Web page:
Although no appeal was taken from the order of November 15, 2002, on December 5, 2002, defendant moved to have child support calculated pursuant to the guidelines, and plaintiff filed motions to have support reinstated or increased and to enforce the judgment. On June 16, 2003, the judge entered an order disposing of the parties' competing motions for modification of support and plaintiff's motion for enforcement of the judgment.

On appeal and cross-appeal from the June 16, 2003 order, this court reversed and remanded, directing the judge to consider specific issues: 1) whether there was "good cause" warranting disregard of the child support guidelines pursuant to Rule 5:6A; and 2) plaintiff's claim that defendant owed $1,071,819 for marital assets that were not distributed in accordance with the judgment. Schvey v. Schvey, No. A-6316-02 (App. Div. June 6, 2005) (slip op. at 5-6). Consequently, apart from any modification required by Rule 5:6A, the support order of November 15, 2002 was controlling and subject to revision only upon a showing of changed circumstances arising after its entry. Lepis v. Lepis, 83 N.J. 139, 146 (1980).

On remand, the judge did not consider the question of "good cause" under Rule 5:6A because defendant did not provide his tax return, but the judge ruled on plaintiff's application to enforce equitable distribution, defendant's new motion to eliminate a cost-of-living adjustment imposed pursuant to Rule 5:6B, and plaintiff's new requests for payment of the children's medical and camp expenses. Plaintiff appealed and challenged those rulings. Schvey v. Schvey, No. A-0150-06 (App. Div. June 23, 2008).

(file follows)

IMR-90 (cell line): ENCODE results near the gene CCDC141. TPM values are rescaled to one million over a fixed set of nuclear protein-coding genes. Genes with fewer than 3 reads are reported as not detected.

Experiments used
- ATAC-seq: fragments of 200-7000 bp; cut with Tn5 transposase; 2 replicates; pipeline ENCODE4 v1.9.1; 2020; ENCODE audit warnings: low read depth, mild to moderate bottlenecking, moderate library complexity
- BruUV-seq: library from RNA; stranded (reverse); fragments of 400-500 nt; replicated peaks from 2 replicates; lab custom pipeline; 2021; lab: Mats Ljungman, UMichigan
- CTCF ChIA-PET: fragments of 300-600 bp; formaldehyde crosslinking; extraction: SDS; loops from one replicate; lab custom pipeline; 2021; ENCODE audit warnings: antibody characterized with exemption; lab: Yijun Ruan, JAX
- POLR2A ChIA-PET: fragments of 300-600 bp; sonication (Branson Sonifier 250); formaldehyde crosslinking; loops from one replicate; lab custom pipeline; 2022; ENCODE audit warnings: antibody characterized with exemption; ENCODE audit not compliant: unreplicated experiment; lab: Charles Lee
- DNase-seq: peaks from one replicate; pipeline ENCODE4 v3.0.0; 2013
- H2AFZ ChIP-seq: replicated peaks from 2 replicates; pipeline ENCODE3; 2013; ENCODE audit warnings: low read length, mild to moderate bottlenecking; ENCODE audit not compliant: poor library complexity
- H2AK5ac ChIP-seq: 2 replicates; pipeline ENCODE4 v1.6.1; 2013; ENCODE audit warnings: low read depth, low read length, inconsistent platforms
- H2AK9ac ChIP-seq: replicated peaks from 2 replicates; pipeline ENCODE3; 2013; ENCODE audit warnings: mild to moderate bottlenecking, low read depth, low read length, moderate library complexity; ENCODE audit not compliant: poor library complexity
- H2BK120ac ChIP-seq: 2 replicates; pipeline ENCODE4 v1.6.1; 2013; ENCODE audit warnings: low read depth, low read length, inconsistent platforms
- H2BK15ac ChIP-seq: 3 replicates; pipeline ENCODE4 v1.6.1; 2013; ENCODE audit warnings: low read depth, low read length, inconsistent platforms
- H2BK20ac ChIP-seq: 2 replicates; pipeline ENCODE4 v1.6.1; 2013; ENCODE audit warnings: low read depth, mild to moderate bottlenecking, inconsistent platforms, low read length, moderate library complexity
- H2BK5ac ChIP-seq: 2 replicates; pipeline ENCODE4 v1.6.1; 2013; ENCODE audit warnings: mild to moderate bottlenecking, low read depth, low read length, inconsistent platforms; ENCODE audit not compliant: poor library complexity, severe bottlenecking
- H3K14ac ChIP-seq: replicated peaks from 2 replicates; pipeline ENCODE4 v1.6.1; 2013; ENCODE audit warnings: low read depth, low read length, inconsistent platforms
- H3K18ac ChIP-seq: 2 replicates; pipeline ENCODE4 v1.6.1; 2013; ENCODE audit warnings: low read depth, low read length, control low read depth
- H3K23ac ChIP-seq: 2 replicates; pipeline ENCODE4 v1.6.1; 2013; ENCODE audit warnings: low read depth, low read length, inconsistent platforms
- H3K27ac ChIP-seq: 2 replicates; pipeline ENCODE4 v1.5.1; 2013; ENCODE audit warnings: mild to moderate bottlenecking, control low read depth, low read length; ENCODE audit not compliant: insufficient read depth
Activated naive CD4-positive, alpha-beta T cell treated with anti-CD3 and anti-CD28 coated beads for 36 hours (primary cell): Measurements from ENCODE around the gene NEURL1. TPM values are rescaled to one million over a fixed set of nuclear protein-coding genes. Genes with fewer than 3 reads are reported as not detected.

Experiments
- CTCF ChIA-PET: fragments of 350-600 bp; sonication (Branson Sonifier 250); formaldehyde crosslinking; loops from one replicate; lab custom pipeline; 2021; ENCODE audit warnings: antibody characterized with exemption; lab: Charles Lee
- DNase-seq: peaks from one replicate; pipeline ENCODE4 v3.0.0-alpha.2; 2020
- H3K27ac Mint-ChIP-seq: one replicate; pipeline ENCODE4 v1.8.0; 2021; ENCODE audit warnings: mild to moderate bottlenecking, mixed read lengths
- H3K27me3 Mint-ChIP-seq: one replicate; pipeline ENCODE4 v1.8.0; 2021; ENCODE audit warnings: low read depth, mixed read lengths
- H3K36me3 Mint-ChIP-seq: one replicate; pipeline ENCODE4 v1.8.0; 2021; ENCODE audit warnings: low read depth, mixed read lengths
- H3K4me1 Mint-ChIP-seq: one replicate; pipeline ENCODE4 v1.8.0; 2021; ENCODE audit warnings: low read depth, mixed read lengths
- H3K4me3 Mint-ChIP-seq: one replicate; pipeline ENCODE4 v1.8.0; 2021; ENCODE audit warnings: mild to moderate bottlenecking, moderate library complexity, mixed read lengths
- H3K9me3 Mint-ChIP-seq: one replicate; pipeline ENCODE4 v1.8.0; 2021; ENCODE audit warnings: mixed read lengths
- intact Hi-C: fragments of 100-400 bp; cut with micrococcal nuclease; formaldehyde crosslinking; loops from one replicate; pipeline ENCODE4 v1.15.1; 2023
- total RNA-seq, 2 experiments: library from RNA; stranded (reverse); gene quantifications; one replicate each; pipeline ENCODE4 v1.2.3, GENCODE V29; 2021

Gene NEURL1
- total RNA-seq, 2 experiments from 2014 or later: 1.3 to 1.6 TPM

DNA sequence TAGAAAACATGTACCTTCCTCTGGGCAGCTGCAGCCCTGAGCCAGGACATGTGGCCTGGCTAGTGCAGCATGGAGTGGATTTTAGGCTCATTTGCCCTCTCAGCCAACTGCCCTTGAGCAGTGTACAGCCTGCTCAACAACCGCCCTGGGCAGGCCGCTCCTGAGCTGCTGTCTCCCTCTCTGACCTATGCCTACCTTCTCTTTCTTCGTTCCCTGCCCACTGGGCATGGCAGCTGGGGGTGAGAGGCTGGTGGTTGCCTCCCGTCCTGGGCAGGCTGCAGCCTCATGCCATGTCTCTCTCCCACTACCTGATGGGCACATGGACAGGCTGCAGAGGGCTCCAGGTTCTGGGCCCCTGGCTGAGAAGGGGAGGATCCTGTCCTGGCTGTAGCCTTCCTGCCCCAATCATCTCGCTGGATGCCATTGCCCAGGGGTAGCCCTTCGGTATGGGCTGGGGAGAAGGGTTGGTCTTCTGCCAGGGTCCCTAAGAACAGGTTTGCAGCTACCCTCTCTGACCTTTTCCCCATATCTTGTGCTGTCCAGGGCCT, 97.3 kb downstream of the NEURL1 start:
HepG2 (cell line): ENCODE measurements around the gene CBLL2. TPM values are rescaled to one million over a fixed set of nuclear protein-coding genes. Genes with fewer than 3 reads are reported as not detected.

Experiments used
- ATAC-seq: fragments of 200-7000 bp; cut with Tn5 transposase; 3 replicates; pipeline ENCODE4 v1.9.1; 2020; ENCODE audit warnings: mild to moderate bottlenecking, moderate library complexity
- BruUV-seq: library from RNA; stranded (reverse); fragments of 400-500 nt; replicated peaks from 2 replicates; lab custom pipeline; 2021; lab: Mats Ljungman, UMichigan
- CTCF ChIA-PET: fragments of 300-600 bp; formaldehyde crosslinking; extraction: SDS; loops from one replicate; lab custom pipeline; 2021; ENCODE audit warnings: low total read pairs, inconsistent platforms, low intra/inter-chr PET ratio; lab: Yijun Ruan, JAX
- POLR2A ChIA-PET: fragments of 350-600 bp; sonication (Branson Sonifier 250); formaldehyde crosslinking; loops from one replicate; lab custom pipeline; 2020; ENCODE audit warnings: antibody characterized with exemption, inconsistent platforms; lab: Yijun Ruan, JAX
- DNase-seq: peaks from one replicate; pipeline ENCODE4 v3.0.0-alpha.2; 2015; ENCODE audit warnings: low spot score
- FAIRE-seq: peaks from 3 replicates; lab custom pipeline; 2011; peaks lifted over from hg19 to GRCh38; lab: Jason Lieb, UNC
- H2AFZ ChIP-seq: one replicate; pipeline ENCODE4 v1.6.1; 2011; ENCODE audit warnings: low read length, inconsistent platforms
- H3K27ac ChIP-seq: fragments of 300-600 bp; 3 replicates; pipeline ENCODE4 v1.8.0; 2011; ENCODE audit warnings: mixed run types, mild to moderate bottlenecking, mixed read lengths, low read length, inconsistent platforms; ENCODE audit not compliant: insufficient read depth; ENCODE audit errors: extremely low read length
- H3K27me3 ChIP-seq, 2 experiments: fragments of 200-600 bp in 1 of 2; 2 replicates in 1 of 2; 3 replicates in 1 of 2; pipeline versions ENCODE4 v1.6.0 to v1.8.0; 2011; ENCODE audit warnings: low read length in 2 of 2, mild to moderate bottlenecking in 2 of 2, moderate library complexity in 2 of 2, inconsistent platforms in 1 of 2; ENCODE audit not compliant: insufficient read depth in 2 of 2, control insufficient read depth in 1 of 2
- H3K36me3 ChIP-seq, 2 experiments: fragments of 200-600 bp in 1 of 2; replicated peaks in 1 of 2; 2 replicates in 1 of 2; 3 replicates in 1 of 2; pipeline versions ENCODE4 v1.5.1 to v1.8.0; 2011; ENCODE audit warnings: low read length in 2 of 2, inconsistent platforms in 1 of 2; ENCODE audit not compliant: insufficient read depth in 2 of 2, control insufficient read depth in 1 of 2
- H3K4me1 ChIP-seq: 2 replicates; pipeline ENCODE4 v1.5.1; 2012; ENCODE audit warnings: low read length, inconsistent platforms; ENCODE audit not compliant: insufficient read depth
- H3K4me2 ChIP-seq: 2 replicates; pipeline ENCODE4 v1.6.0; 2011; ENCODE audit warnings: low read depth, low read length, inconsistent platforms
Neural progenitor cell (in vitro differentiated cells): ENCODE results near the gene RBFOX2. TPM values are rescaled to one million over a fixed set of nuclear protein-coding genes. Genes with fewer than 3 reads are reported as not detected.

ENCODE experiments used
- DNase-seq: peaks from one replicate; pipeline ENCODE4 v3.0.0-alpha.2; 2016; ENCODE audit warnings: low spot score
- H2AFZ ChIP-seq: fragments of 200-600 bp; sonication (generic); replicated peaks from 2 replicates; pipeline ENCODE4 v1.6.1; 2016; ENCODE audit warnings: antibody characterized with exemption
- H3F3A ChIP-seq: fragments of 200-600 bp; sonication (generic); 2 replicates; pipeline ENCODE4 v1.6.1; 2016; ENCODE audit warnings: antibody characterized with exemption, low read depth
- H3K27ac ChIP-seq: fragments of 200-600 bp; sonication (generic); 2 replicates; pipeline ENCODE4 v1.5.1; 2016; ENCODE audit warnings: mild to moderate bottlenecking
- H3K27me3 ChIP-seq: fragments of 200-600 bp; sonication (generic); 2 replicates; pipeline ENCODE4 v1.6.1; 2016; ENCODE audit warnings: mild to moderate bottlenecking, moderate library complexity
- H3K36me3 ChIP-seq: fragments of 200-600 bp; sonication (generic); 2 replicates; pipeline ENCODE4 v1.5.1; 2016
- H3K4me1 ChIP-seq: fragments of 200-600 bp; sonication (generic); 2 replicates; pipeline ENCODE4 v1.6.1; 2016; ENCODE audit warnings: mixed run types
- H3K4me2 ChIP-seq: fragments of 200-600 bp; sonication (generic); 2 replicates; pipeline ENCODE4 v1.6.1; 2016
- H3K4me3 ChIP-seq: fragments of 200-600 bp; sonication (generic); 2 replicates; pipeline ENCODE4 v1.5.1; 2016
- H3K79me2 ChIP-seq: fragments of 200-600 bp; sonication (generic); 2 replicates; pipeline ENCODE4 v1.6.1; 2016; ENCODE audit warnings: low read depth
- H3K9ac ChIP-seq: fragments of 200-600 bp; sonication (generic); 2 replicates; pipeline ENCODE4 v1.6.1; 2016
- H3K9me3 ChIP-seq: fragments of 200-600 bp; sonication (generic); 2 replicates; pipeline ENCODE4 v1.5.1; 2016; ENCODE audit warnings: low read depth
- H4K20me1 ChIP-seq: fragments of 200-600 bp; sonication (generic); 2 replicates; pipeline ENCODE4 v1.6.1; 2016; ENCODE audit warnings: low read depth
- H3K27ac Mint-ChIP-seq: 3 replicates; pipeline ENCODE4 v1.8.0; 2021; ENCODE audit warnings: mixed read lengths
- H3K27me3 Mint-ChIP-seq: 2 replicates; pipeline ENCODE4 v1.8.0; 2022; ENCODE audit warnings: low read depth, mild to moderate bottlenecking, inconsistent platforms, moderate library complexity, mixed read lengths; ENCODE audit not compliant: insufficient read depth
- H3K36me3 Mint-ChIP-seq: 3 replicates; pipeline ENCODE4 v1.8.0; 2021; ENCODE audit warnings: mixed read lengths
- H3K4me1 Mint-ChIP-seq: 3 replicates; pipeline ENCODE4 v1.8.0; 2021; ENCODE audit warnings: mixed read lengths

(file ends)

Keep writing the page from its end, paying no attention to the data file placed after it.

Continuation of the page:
While that appeal was pending, the judge considered new applications for modification of support - plaintiff's application was filed on June 25, 2007 and defendant's on July 20, 2007.*fn2 Plaintiff sought alimony and child support at the rate established in the judgment or higher, and defendant, alleging inability to work attributable to his health and grounds for emancipation of Schveys' eldest son, sought a reduction of support.*fn3